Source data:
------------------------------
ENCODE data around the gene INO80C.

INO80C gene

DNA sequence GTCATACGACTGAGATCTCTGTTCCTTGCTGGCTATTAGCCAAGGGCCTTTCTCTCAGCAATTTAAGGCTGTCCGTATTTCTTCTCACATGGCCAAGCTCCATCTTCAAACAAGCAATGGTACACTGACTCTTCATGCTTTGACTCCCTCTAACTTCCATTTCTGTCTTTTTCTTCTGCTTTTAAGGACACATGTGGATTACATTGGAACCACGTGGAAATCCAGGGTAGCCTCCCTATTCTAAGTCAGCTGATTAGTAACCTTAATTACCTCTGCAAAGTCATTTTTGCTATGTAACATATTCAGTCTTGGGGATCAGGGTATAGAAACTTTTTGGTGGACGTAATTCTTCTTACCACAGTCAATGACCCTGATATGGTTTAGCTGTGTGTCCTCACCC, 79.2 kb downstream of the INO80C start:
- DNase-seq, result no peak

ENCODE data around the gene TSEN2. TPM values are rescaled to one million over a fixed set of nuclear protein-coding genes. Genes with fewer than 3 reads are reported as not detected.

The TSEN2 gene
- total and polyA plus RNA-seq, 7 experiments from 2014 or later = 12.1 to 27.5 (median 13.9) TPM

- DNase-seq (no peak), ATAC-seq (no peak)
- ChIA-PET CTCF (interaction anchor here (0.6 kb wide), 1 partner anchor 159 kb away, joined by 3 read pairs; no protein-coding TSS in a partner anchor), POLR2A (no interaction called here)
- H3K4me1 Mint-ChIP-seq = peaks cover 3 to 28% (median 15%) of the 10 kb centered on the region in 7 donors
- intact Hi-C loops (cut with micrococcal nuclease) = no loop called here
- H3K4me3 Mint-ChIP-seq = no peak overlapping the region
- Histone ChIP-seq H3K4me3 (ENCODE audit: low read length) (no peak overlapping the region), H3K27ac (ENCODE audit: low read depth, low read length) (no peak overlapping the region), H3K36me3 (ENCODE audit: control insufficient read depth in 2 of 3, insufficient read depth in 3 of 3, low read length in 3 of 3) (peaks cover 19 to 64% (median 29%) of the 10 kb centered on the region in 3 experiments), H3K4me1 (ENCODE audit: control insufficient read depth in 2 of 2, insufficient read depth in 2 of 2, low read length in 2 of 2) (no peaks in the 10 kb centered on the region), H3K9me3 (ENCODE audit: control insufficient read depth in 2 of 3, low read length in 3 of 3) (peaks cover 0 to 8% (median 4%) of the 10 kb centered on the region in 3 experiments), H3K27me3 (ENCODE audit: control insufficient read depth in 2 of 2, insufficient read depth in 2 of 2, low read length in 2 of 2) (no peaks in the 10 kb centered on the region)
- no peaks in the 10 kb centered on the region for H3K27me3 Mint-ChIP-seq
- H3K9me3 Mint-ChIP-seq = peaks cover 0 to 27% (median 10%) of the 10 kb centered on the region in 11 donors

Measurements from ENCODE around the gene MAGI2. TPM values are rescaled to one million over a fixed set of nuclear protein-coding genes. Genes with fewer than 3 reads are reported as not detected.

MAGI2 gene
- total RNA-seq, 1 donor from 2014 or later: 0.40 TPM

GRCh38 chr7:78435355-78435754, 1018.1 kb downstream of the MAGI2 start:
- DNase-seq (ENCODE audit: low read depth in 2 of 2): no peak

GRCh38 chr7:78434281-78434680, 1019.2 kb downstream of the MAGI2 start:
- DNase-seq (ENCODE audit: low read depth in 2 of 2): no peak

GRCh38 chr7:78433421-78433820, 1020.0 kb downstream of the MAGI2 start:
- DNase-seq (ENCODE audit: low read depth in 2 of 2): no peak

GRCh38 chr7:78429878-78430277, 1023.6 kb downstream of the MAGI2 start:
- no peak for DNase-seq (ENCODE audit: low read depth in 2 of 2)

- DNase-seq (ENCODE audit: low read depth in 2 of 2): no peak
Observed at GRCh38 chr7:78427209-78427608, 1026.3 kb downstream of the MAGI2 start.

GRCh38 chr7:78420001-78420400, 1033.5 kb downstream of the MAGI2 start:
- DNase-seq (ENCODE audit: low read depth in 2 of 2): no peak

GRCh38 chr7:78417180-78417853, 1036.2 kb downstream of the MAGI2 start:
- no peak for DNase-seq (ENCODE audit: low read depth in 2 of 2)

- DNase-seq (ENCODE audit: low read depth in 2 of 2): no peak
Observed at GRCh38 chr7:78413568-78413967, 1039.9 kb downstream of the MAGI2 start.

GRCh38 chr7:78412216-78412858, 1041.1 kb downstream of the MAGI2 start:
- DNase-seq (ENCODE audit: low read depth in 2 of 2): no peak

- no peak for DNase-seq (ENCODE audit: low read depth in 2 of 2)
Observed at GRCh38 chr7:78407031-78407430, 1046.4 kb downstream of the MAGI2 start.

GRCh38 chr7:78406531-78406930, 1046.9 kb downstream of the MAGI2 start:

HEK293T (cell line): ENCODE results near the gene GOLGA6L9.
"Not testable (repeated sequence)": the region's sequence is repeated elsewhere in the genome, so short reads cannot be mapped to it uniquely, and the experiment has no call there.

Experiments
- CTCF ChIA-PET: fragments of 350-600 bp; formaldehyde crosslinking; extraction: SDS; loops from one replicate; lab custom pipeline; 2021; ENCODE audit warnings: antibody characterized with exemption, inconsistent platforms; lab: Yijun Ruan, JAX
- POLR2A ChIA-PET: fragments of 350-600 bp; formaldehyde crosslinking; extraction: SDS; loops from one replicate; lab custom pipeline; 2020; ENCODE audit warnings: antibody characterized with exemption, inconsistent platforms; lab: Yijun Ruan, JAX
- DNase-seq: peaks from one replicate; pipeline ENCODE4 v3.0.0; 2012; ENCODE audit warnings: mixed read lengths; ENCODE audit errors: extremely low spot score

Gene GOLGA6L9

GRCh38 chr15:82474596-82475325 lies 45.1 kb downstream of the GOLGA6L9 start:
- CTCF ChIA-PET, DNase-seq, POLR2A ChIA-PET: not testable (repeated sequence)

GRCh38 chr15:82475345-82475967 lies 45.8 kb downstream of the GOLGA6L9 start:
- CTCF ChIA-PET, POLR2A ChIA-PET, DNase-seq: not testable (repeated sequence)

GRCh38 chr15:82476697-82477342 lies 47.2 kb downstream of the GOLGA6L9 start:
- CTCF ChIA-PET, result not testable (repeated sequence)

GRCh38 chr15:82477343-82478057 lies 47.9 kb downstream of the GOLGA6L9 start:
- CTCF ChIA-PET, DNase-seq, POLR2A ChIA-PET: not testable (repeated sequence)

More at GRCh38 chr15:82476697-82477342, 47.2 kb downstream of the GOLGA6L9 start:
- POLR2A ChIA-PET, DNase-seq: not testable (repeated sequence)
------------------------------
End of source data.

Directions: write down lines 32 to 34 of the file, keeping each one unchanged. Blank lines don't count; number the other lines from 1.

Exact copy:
- no peak for DNase-seq (ENCODE audit: low read depth in 2 of 2)

- DNase-seq (ENCODE audit: low read depth in 2 of 2): no peak
Observed at GRCh38 chr7:78413568-78413967, 1039.9 kb downstream of the MAGI2 start.